Liyna Anwar appears in the following:
Wednesday, February 01, 2012
A few weeks ago we spoke with former Federal Communications Commission adviser Steven Waldman about the FCC's proposed regulation that would require local television stations to disclose political ad buys online. Although the information is technically available to the public (interested citizens can physically view the file at the station), the move to online would make it far more accessible. But the National Association of Broadcasters didn't seem too enthusiastic about the proposed changes.
In a recent article in the Columbia Journalism Review, Waldman discusses how the local broadcasters reacted to the FCC proposal:
A comment filed by the stations owned by the major TV networks (NBC, CBS, ABC, Fox, and Univision) suggested that researchers should not expect their task to be made easier by the Internet. “Research by its nature requires the expenditure of effort,” they wrote. And for reporters, “a certain amount of leg work is eminently practical.” (One almost expects them to next blurt out, “in my day, we didn’t have no new-fangled Intertubes; we had to go to the damn library and they should too!)
It’s almost as if these companies—did I mention that they’re news organizations?—believe their first obligation is to offer creative character-building obstacles to getting information, not to better inform the public.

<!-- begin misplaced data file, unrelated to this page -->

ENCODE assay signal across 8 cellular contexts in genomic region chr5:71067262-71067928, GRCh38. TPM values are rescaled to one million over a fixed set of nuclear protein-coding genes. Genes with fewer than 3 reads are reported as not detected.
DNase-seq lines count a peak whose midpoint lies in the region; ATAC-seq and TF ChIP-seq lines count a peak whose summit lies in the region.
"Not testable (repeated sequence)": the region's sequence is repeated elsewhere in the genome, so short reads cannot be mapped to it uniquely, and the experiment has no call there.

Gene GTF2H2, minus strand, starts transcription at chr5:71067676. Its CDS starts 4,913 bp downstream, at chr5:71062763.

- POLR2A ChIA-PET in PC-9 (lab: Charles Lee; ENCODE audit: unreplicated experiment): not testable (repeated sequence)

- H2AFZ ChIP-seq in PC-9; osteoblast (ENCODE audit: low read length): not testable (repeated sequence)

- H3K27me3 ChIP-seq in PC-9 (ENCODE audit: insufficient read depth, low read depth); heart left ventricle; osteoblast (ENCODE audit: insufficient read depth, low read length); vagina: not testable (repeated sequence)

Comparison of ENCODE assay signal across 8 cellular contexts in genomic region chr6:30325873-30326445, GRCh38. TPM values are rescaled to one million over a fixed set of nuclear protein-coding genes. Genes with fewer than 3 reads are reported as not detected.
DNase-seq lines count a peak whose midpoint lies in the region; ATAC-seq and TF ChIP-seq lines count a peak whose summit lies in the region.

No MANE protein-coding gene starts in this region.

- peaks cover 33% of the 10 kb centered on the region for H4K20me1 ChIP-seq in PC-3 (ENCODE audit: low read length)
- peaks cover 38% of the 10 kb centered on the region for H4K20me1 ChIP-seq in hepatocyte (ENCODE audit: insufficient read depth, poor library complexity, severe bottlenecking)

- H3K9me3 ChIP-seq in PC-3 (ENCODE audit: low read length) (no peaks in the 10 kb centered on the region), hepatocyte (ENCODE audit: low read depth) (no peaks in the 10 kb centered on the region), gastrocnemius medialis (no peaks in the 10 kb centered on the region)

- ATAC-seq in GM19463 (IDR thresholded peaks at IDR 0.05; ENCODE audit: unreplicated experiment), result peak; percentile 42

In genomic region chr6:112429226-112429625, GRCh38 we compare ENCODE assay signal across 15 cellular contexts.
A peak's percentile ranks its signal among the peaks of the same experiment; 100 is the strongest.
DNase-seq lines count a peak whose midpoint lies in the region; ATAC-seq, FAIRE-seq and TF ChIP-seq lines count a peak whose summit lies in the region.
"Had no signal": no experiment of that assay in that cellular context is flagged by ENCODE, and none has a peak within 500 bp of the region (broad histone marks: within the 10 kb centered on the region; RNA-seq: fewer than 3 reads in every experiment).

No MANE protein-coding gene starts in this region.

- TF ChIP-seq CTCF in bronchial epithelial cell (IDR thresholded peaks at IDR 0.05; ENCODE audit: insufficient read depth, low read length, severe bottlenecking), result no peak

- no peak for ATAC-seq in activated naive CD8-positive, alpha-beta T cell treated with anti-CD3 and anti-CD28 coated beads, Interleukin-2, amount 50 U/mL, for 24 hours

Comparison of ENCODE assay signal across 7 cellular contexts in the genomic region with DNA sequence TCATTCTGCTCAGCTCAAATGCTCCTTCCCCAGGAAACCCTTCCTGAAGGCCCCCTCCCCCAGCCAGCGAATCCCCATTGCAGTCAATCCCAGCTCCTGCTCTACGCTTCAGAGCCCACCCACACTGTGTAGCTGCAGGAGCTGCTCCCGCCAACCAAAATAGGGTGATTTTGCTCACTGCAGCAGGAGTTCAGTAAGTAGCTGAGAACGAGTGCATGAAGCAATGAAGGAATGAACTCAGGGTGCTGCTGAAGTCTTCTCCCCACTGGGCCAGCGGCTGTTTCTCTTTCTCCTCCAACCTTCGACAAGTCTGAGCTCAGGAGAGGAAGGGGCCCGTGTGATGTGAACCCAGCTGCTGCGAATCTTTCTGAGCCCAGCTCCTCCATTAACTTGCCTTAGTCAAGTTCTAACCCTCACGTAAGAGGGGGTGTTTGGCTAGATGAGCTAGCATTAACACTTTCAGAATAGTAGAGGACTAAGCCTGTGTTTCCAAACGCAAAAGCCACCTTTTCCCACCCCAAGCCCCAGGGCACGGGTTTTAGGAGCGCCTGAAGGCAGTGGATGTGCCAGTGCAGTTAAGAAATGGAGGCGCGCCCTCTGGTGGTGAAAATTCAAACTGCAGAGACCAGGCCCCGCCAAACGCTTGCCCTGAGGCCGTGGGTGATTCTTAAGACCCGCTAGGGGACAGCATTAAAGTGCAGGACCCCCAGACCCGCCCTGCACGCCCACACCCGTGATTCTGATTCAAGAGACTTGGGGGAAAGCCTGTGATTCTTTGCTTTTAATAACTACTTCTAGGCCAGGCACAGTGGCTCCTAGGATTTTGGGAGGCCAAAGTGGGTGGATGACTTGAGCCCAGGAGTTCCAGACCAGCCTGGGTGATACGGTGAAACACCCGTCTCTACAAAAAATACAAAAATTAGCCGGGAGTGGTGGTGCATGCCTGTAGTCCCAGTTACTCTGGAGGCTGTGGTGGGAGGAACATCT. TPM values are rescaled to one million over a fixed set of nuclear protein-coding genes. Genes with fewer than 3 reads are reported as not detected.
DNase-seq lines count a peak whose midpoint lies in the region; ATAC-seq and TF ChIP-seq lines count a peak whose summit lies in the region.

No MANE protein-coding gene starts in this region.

You can read Waldman's full article here.
Tuesday, January 17, 2012
On this week's show we ran a story about the Chinese toy maker In Icons and its plans to release a Steve Jobs action figure. Perhaps good news for the legions of Apple fans, the news was less warmly embraced by Apple itself, who threatened legal action against the toy manufacturer.
But as PC World reported yesterday, In Icons has stopped production on the controversial doll. Tandy Cheung, the Hong Kong businessman behind the doll said in a statement that "though we still believe that we have not overstepped any legal boundaries, we have decided to completely stop the offer, production and sale of the Steve Jobs figurine out of our heartfelt sensitivity to the feelings of the Jobs family."